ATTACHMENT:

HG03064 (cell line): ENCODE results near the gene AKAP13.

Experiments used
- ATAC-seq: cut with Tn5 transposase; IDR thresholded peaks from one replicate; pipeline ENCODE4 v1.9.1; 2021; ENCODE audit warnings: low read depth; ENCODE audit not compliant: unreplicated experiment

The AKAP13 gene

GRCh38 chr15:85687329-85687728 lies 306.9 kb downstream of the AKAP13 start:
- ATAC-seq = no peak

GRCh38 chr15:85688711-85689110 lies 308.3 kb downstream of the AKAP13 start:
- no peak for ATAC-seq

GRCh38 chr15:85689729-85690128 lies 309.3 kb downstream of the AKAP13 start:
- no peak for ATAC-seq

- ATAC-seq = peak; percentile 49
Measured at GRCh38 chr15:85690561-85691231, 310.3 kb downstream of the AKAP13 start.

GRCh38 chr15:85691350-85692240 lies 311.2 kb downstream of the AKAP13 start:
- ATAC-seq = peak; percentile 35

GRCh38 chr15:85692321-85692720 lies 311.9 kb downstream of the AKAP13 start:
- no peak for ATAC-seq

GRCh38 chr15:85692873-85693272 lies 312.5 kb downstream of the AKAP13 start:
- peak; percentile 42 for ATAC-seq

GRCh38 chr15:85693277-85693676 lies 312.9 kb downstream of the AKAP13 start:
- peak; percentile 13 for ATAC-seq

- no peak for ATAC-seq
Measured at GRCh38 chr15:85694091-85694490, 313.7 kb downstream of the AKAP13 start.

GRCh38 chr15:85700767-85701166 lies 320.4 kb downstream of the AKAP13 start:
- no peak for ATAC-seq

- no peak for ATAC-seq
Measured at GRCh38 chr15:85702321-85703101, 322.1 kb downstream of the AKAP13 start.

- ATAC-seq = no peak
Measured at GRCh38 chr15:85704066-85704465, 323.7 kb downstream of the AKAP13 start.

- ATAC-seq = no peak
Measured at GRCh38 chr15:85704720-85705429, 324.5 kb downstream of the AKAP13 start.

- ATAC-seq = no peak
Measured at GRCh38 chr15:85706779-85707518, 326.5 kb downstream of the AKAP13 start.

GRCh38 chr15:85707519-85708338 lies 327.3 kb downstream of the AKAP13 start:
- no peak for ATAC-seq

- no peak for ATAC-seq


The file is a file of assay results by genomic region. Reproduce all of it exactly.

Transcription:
HG03064 (cell line): ENCODE results near the gene AKAP13.

Experiments used
- ATAC-seq: cut with Tn5 transposase; IDR thresholded peaks from one replicate; pipeline ENCODE4 v1.9.1; 2021; ENCODE audit warnings: low read depth; ENCODE audit not compliant: unreplicated experiment

The AKAP13 gene

GRCh38 chr15:85687329-85687728 lies 306.9 kb downstream of the AKAP13 start:
- ATAC-seq = no peak

GRCh38 chr15:85688711-85689110 lies 308.3 kb downstream of the AKAP13 start:
- no peak for ATAC-seq

GRCh38 chr15:85689729-85690128 lies 309.3 kb downstream of the AKAP13 start:
- no peak for ATAC-seq

- ATAC-seq = peak; percentile 49
Measured at GRCh38 chr15:85690561-85691231, 310.3 kb downstream of the AKAP13 start.

GRCh38 chr15:85691350-85692240 lies 311.2 kb downstream of the AKAP13 start:
- ATAC-seq = peak; percentile 35

GRCh38 chr15:85692321-85692720 lies 311.9 kb downstream of the AKAP13 start:
- no peak for ATAC-seq

GRCh38 chr15:85692873-85693272 lies 312.5 kb downstream of the AKAP13 start:
- peak; percentile 42 for ATAC-seq

GRCh38 chr15:85693277-85693676 lies 312.9 kb downstream of the AKAP13 start:
- peak; percentile 13 for ATAC-seq

- no peak for ATAC-seq
Measured at GRCh38 chr15:85694091-85694490, 313.7 kb downstream of the AKAP13 start.

GRCh38 chr15:85700767-85701166 lies 320.4 kb downstream of the AKAP13 start:
- no peak for ATAC-seq

- no peak for ATAC-seq
Measured at GRCh38 chr15:85702321-85703101, 322.1 kb downstream of the AKAP13 start.

- ATAC-seq = no peak
Measured at GRCh38 chr15:85704066-85704465, 323.7 kb downstream of the AKAP13 start.

- ATAC-seq = no peak
Measured at GRCh38 chr15:85704720-85705429, 324.5 kb downstream of the AKAP13 start.

- ATAC-seq = no peak
Measured at GRCh38 chr15:85706779-85707518, 326.5 kb downstream of the AKAP13 start.

GRCh38 chr15:85707519-85708338 lies 327.3 kb downstream of the AKAP13 start:
- no peak for ATAC-seq

- no peak for ATAC-seq